Frost – Don’t Lose This

The cold weather has me thinking about frost, which can be described as fragile white crystals near the ground. I like the sound of that – fragile white crystals.

Frozen meadow plant, natural vintage winter background, macro image with sun shiningTo me, these delicate branched patterns are synonymous with creativity. In the form of inspiration, they most commonly appear overnight and then dissipate as the sun removes the insulation of the dark.

This winter, I’ve been looking for ideas in the frost each morning. Though near the ground, I lose them. They dissolve as my mind turns to menial tasks of the day.

Today was different, thankfully. The temperature is so low, I’ve been lazing around all day and it allowed for plenty of imagination to write the flowery prefix to this post, ha!

My fortunate free-time discovery is the Pops Staples album “Don’t Lose This”. The unfortunate (and perhaps embarrassing) music discovery is that I didn’t know about Roebuck Staples or the catalog of The Staples Singers.

The Guardian obituary praises Pops with the opening line: “There is no more recognizable sound in gospel music than the aching harmonies of the Staples Singers, underpinned by the husky murmur and throbbing electric guitar of Roebuck Staples”.  Wow!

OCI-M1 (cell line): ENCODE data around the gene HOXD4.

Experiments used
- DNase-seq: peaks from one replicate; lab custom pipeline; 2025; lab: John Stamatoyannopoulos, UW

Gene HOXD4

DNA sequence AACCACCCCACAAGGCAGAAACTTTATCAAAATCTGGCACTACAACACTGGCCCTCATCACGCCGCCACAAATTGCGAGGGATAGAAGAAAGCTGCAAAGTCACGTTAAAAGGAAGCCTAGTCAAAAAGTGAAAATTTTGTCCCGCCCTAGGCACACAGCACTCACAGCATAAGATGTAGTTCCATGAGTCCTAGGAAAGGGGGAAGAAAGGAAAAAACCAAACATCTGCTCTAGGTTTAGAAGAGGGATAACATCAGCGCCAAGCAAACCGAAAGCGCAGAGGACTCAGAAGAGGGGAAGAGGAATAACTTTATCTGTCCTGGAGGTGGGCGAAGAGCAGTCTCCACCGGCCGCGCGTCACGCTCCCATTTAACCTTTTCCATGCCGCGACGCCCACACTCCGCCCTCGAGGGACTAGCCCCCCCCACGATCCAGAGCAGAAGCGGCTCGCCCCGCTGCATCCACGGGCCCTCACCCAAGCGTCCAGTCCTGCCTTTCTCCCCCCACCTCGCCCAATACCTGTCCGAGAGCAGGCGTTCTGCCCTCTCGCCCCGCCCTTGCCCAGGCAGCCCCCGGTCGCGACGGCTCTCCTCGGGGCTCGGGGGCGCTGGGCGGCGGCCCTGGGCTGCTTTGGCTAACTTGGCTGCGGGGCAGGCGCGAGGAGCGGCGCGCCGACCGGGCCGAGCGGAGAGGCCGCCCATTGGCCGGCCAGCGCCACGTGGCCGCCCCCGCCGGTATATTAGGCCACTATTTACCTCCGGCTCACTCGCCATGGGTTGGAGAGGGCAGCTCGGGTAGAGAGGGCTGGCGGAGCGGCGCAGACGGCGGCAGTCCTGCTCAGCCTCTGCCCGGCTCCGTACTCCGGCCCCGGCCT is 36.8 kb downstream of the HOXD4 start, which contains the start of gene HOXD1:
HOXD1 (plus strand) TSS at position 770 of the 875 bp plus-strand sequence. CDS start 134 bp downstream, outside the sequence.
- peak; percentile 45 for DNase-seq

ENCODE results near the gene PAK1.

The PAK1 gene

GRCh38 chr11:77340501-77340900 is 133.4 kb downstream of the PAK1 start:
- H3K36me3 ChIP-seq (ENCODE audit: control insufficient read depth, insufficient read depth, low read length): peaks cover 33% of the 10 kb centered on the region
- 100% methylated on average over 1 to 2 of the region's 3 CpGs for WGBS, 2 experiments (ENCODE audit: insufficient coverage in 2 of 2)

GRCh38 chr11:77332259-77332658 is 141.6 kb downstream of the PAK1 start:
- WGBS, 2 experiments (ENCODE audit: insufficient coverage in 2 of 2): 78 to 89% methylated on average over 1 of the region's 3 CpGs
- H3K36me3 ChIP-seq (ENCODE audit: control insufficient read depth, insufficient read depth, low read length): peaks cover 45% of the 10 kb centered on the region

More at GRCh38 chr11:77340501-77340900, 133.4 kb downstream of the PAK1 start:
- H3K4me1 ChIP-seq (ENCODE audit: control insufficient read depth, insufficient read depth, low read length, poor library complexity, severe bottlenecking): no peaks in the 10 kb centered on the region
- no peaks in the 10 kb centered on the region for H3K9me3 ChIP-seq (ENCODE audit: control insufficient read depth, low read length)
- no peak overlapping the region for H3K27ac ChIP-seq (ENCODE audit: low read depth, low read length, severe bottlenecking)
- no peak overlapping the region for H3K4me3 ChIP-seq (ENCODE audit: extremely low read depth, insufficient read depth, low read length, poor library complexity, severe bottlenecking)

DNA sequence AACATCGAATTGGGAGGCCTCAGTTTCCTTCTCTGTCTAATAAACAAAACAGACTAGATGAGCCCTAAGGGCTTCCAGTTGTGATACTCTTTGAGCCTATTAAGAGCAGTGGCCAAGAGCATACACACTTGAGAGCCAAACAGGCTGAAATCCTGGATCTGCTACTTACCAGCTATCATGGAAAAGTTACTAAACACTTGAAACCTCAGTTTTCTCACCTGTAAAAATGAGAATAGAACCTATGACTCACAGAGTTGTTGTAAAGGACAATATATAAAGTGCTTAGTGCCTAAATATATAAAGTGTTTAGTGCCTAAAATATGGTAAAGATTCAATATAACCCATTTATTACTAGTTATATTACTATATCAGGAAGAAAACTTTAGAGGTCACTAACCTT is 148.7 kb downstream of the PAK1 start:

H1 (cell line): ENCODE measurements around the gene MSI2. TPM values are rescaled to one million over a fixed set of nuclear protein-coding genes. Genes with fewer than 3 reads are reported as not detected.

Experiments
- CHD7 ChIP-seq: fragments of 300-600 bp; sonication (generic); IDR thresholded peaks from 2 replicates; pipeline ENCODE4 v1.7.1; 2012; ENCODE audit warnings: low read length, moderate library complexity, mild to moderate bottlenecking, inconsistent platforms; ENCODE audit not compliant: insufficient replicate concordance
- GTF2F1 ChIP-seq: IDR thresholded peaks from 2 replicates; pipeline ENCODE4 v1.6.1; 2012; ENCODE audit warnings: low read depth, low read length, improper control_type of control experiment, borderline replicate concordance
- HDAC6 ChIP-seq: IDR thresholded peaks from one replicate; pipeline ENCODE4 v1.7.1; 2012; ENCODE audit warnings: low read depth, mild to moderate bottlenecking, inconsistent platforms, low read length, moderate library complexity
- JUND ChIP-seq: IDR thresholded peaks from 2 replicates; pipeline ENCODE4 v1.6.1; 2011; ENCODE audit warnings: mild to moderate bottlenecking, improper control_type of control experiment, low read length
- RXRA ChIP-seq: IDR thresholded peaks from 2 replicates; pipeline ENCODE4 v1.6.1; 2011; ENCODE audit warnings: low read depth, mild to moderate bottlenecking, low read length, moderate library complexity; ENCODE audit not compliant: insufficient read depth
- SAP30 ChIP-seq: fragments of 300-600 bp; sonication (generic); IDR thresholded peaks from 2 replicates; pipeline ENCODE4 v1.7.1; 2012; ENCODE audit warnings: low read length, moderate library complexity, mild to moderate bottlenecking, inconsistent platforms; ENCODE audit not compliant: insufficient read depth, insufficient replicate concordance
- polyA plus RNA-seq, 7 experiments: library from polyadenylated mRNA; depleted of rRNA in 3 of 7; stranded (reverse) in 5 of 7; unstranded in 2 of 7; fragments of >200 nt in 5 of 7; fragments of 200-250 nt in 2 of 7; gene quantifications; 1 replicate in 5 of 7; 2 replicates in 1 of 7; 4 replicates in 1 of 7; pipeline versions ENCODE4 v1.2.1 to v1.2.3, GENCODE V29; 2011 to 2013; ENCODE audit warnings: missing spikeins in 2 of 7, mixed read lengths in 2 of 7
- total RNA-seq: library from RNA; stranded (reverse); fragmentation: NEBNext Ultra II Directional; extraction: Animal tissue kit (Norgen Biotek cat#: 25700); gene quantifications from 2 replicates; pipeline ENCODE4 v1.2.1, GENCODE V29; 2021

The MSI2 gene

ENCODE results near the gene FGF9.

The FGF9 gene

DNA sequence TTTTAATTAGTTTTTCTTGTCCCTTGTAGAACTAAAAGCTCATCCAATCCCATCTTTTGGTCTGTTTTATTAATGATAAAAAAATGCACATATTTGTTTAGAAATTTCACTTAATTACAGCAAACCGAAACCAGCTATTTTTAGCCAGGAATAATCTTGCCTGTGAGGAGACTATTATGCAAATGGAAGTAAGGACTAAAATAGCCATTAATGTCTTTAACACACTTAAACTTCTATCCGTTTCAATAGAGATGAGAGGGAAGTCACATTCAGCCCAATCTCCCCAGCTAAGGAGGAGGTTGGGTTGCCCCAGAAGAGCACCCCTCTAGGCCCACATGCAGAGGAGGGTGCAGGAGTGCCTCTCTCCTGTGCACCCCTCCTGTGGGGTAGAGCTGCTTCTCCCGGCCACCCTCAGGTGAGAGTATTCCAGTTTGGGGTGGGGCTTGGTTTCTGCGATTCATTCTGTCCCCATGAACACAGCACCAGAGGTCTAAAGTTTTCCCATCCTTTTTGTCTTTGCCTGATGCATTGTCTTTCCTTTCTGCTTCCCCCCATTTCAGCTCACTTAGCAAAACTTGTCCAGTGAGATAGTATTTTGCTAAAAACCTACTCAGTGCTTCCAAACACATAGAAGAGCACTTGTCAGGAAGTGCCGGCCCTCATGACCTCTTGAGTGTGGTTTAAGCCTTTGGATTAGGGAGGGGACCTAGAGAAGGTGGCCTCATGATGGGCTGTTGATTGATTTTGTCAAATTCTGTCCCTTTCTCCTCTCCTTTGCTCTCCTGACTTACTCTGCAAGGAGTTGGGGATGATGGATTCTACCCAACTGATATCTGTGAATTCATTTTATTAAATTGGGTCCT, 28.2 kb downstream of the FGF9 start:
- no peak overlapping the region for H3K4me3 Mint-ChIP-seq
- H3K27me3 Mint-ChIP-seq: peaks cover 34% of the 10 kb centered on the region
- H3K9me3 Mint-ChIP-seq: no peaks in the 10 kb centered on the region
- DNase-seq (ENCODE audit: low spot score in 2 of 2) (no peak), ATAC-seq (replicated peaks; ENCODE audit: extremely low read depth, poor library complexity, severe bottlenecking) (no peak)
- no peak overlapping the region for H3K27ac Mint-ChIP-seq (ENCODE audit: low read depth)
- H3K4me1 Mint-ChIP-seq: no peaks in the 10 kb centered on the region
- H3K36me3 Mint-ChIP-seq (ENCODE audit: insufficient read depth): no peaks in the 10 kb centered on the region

It turns out, the tracks on this album are the last recorded by Pops in 1999. His daughter, Mavis Staples, collaborated with Jeff Tweedy (of Wilco) fifteen years later to release it posthumously in 2015. Immediately, when I heard “Somebody Was Watching” I could tell there was an authenticity about the vocals you don’t hear in today’s singers. What was intriguing was the mix of modern sounds similar to those in Buddy and Julie Miller’s work or perhaps, Whitehorse. After reading more on Pitchfork, it all made sense. And, I love it!

Here is the full album.

– More Info –

Artist / Musician / Band: Roebuck ‘Pops’ Staples
Album: Don’t Lose This
Genre: Gospel, R&B, Blues
From: Winona, Mississippi
Articles by Pitchfork:

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